DLDP: A One-Of-A-Kind Experience

Constance

My first time hearing about the Center for Leadership Learning and the Diversity Leadership Development Program was through an announcement from one of the clubs I joined. It went something along the lines of this: “If anyone is interested in a leadership program that involves receiving 2 academic units, a leadership certificate, and a program that teaches you about the importance of leadership, diversity, and inclusion, then I encourage you to join DLDP, a program offered by the Center for Leadership Learning.” After hearing this announcement, I noticed my ears were perked up. I was fully focused on every word being said about the program. I went home and quickly did my research on CLL and the leadership programs they had to offer. I read through the requirements, the differences between the two certificate programs, and the requirements to apply. Minutes later, I hit “Apply” for DLDP.

One month later, it was the first DLDP seminar. In an environment full of new faces, I walked in with no idea on what activities awaited and what takeaways I would have by the end of each session, but I was excited. After participating for an entire quarter, I am proud to say I have learned a lot. Now, I understand what it means to actually impose self-care, what identity means and looks like, and the steps and knowledge needed to be an inclusive leader. For instance, I began to fully take care of my body and my mental health. I go the gym when I can, give myself the necessary breaks needed when working, and eat healthier. After all, your body supplies the energy you give it.

Another important component of DLDP is something known as sustained dialogue. It is a time where every individual comes together to deeply reflect on issues, assumptions, and actions. It is also a time to hear, learn, and grow from one another. The first few sessions were quiet and awkward but it was expected. No one really wanted to share their thoughts; but as time went by, people became more comfortable and started to speak their mind. I even started to step out of my comfort zone and shared more of my opinions. I became comfortable with the uncomfortable. Looking back, dialogue really broadened my perspective. I have become more open-minded and have grasped a better understanding on each person’s struggles, insecurities, and point of view. In the end, I realized a lot of us have more in common than we think.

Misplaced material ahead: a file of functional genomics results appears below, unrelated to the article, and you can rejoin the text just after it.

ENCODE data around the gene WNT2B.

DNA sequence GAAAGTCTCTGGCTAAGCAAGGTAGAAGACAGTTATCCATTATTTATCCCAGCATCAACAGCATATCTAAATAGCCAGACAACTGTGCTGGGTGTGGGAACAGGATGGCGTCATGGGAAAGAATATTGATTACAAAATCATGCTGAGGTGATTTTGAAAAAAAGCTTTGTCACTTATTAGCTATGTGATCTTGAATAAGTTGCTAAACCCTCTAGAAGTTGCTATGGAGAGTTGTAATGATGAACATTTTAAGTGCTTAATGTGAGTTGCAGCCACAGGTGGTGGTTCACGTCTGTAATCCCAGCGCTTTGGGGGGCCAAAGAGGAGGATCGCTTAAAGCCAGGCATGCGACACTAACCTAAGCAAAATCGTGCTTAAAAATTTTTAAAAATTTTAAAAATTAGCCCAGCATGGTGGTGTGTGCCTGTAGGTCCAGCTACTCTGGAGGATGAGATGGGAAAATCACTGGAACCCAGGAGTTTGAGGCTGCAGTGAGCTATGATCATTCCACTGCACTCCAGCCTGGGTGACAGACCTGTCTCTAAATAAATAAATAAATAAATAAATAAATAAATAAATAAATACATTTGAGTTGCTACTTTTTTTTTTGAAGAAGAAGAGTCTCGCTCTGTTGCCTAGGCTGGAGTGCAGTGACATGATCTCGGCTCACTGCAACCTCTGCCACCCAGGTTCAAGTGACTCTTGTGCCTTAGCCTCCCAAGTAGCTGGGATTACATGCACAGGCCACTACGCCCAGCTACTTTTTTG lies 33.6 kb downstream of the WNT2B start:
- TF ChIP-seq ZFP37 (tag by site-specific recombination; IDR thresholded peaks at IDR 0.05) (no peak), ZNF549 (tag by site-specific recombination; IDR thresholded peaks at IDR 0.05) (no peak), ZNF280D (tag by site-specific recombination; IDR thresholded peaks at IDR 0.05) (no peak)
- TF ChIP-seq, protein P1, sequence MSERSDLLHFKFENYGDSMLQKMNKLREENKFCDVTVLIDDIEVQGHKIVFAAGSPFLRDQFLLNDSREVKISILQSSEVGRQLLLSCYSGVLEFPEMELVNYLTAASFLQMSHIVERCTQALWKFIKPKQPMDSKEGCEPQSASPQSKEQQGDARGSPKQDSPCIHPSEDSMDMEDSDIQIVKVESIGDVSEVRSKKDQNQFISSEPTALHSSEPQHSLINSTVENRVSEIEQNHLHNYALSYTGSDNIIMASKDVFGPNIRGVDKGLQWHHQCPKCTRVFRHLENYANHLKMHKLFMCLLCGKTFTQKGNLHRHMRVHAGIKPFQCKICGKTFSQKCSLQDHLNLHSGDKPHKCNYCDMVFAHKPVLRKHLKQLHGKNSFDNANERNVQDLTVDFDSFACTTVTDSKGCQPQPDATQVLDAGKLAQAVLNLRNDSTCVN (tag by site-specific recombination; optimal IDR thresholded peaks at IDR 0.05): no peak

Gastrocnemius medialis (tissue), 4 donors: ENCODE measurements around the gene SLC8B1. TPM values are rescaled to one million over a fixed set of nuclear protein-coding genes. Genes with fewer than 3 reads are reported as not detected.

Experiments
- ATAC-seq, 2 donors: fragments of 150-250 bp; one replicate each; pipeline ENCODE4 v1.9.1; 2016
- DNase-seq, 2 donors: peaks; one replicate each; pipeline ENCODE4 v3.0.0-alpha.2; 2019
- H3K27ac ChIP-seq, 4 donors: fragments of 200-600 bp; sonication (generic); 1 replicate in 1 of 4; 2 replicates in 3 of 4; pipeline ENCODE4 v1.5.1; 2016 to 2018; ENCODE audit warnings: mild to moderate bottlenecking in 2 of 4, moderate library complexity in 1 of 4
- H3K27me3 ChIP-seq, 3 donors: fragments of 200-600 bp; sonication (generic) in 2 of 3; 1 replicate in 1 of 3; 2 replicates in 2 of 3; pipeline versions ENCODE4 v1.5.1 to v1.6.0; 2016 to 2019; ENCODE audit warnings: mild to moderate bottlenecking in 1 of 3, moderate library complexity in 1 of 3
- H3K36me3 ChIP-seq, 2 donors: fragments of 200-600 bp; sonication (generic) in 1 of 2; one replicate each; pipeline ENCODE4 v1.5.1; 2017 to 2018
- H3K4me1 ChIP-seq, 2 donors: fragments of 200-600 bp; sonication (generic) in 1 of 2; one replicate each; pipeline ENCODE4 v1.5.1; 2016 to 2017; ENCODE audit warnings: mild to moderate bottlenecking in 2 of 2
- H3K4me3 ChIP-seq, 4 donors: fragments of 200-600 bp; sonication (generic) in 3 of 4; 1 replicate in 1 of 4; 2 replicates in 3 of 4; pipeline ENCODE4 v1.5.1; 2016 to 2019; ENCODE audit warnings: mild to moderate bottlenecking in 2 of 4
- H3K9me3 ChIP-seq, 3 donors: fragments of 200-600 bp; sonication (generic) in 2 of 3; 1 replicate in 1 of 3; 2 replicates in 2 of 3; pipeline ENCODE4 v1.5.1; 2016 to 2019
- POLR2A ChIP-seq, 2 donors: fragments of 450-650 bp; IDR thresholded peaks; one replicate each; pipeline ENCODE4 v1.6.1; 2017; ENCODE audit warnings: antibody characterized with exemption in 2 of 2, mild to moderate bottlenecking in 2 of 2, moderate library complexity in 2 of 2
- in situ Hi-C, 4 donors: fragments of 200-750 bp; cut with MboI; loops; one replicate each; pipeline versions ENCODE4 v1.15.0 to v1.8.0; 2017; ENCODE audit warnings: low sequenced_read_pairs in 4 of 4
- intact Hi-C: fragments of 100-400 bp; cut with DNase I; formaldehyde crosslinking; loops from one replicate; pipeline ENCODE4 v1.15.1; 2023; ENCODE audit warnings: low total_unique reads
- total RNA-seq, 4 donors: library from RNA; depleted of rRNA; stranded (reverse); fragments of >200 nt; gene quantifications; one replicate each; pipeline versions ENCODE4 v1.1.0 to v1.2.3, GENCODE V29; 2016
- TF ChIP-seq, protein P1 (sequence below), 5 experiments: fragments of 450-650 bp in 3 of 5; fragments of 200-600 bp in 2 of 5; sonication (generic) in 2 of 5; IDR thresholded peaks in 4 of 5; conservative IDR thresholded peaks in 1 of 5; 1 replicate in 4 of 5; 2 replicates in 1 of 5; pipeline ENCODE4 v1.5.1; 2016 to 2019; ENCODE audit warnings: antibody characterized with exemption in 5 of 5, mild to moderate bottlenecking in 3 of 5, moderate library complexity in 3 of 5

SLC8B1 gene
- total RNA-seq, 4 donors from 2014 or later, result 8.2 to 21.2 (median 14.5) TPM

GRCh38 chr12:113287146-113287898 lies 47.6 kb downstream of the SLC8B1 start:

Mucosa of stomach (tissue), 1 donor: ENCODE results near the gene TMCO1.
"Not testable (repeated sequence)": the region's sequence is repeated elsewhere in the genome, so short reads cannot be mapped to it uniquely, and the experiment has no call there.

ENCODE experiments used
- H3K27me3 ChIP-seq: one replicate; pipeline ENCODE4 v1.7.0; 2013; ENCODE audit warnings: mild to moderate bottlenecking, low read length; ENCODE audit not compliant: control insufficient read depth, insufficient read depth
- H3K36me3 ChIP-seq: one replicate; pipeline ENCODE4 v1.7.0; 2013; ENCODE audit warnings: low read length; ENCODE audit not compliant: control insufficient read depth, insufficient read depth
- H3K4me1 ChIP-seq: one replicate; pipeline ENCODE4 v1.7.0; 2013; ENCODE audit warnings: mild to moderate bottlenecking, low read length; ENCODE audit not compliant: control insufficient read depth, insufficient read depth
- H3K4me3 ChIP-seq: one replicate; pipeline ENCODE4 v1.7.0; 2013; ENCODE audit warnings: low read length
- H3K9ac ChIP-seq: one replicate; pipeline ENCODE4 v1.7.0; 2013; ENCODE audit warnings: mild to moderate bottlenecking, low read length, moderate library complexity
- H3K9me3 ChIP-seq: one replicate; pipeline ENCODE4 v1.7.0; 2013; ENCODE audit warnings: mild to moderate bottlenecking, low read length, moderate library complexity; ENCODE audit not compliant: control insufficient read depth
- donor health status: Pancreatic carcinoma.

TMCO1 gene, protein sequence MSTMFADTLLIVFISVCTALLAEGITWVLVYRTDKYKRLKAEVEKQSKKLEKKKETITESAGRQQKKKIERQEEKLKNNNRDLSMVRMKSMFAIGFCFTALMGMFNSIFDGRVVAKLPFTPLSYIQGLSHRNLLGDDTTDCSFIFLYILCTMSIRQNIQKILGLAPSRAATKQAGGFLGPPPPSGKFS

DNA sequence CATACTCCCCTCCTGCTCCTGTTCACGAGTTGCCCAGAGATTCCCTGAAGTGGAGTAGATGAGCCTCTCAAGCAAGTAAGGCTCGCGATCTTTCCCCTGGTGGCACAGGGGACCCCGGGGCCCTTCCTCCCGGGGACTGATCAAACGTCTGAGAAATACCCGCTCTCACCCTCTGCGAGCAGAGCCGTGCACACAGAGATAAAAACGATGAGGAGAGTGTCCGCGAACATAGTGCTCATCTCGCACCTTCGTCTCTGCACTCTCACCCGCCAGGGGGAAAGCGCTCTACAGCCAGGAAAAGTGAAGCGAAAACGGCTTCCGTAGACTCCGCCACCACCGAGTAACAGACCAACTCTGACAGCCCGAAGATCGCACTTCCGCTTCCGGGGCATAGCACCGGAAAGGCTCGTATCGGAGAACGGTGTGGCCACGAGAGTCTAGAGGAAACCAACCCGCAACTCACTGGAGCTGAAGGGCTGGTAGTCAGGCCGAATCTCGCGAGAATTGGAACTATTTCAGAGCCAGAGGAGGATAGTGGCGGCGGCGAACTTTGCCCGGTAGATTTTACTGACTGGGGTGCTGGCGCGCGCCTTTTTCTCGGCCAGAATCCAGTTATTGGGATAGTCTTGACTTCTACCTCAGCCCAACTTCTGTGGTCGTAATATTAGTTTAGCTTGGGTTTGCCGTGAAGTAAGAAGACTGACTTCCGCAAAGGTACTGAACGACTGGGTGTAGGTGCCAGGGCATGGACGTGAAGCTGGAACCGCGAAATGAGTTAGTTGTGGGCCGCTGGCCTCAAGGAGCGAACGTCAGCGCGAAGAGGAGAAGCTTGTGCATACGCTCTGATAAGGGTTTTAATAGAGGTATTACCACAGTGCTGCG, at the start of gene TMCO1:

As a result of DLDP, my habits have changed and I have been more aware of what goes on around me. DLDP has guided me in a different direction than I had anticipated and I am glad to say I enjoyed this path. I came into DLDP with a mindset of growing and learning, and have walked out with a one-of-a-kind experience. It is why as a fellow peer and DLDP participant, I urge everyone to participate in this leadership program, as it is a step in enriching your learning experience.

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Constance Wong is currently serving as a communications volunteer for the Center for Leadership Learning. She has joined DLDP and is hoping to use her experiences in both positions to learn more about herself and her career. She knows that being a good leader incorporates a lot of qualities that are not just taught but learned and she hopes she can become a great one in the work field.